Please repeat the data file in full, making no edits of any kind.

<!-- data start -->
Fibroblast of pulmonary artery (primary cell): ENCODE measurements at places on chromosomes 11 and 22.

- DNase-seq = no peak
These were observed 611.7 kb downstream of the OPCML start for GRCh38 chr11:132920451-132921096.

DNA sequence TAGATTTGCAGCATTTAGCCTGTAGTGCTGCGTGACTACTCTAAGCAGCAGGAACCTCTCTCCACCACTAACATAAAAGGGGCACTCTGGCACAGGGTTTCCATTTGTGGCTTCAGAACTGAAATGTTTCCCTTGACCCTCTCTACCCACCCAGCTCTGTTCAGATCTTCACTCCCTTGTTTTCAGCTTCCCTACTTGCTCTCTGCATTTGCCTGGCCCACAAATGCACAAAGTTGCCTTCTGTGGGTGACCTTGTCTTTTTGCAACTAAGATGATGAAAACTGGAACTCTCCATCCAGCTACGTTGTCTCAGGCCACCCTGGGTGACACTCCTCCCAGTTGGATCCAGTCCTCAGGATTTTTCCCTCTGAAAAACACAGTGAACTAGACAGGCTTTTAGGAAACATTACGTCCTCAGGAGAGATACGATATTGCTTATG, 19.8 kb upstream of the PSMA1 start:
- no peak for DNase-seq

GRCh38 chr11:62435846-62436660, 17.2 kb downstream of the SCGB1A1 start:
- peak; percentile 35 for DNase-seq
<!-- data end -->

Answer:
Fibroblast of pulmonary artery (primary cell): ENCODE measurements at places on chromosomes 11 and 22.

- DNase-seq = no peak
These were observed 611.7 kb downstream of the OPCML start for GRCh38 chr11:132920451-132921096.

DNA sequence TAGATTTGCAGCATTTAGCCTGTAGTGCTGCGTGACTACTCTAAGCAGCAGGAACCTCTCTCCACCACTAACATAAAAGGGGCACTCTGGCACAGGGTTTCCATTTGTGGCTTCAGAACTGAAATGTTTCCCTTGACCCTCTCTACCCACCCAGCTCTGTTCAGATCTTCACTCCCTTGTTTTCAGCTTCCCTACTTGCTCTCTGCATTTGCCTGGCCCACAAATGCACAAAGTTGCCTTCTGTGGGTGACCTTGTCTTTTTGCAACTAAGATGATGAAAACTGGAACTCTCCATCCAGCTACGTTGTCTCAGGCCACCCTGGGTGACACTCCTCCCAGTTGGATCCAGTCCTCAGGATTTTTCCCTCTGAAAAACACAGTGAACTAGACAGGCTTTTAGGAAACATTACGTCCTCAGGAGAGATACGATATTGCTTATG, 19.8 kb upstream of the PSMA1 start:
- no peak for DNase-seq

GRCh38 chr11:62435846-62436660, 17.2 kb downstream of the SCGB1A1 start:
- peak; percentile 35 for DNase-seq